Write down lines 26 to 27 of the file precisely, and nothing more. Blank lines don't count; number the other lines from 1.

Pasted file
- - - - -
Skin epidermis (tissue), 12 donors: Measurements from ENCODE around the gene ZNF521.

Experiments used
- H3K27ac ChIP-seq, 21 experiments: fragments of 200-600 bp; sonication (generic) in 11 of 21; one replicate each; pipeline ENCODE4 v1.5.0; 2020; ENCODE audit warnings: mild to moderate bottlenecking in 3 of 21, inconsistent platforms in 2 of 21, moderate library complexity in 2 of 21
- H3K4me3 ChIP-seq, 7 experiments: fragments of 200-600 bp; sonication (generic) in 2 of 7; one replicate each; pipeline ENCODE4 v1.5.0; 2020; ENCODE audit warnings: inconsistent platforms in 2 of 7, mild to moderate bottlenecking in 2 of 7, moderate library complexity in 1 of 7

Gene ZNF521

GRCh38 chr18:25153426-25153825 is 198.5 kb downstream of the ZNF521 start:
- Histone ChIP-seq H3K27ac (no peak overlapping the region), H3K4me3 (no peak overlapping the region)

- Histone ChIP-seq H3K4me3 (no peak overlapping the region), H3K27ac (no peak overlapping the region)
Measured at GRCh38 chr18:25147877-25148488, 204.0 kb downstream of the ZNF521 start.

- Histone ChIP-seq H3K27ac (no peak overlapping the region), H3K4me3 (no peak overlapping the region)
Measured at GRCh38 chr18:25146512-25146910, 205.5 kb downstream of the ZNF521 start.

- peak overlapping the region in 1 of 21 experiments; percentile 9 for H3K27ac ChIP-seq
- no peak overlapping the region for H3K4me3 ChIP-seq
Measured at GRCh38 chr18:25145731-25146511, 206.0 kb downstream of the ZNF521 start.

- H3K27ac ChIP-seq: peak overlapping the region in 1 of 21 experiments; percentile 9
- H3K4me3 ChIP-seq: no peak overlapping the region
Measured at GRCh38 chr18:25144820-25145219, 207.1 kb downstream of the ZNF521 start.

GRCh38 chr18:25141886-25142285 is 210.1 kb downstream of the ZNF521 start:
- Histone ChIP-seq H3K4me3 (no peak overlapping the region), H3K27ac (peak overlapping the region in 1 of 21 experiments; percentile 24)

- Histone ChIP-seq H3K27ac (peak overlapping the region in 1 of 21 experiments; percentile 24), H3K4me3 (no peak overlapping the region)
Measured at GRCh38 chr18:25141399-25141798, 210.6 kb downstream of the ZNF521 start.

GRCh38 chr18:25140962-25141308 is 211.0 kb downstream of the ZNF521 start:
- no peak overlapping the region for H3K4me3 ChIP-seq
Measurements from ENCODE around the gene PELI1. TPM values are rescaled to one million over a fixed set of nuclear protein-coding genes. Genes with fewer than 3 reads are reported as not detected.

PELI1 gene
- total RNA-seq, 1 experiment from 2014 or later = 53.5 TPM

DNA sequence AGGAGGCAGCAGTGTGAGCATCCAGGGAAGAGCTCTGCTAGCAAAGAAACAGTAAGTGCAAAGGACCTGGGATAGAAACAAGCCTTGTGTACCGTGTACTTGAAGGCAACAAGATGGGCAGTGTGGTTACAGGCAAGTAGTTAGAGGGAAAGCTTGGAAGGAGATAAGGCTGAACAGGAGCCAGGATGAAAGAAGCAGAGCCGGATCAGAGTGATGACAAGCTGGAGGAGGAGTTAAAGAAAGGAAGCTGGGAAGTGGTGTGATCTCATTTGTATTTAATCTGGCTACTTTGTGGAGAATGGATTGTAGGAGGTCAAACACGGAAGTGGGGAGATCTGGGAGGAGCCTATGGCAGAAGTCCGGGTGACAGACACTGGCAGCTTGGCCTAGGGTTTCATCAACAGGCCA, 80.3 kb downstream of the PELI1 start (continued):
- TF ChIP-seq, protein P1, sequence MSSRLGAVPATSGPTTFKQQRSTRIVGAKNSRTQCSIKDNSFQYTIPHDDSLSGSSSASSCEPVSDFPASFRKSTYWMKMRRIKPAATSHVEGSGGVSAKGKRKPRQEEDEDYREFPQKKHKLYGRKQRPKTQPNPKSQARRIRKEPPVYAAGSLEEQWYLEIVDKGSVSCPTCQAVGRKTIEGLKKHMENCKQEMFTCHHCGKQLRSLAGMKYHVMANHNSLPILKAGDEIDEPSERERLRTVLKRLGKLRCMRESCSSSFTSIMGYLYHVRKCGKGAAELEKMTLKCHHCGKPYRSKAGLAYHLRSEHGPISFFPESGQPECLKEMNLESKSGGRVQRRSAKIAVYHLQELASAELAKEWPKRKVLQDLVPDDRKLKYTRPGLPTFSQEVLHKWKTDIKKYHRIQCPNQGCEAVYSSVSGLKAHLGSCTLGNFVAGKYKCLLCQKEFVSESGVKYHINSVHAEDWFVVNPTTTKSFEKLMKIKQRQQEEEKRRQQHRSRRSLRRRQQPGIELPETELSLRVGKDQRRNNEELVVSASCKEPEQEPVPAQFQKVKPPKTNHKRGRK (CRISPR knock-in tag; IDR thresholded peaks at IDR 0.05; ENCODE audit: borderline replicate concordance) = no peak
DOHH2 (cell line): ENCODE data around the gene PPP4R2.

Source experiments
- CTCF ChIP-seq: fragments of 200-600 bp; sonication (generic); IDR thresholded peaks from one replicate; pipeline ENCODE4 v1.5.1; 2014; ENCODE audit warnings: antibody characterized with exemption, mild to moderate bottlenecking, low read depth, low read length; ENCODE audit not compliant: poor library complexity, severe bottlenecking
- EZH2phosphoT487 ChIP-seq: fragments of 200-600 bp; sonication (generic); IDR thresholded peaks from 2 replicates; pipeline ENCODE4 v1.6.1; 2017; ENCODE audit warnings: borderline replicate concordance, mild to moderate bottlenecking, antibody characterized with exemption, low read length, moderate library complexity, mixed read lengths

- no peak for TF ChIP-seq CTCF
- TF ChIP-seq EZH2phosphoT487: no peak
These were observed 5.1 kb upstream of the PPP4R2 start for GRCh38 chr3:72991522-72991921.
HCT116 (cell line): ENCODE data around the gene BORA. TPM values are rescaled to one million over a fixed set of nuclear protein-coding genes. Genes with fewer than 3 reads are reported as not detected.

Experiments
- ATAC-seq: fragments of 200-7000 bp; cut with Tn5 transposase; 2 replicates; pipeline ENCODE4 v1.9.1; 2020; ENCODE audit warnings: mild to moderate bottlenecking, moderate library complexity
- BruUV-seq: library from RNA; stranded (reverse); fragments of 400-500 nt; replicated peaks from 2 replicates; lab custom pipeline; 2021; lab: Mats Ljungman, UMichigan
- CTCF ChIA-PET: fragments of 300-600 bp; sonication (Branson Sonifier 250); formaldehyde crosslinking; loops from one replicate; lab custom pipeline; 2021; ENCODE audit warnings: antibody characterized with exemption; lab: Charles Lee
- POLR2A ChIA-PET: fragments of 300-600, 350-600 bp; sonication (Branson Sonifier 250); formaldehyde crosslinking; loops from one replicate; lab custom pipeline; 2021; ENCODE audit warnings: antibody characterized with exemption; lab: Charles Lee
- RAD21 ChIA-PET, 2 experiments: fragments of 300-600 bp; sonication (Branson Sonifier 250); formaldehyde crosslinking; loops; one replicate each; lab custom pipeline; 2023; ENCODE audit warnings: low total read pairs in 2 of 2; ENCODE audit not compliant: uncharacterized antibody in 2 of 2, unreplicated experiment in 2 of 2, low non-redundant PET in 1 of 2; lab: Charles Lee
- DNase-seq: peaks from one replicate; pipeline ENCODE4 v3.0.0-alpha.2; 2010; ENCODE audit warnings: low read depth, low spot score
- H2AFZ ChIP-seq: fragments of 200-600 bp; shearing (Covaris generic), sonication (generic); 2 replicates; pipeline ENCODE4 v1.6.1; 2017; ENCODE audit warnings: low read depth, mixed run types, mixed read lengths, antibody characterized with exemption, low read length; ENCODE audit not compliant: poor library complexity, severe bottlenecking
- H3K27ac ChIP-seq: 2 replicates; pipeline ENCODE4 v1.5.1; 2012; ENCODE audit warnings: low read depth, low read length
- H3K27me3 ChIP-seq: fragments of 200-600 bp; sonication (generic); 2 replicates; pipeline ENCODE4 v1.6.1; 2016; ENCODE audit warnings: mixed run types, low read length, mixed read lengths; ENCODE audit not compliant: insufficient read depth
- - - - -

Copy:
- total RNA-seq, 1 experiment from 2014 or later = 53.5 TPM

DNA sequence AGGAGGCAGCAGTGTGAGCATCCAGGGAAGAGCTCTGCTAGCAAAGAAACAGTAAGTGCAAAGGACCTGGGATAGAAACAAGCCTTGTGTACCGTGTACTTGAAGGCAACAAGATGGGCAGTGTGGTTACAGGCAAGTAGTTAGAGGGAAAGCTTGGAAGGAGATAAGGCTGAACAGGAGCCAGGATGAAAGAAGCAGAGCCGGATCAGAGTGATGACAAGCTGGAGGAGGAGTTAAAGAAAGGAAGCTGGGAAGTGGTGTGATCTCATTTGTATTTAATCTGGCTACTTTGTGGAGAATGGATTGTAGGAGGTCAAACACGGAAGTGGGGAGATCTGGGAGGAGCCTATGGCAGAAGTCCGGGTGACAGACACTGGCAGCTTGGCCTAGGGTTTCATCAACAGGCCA, 80.3 kb downstream of the PELI1 start (continued):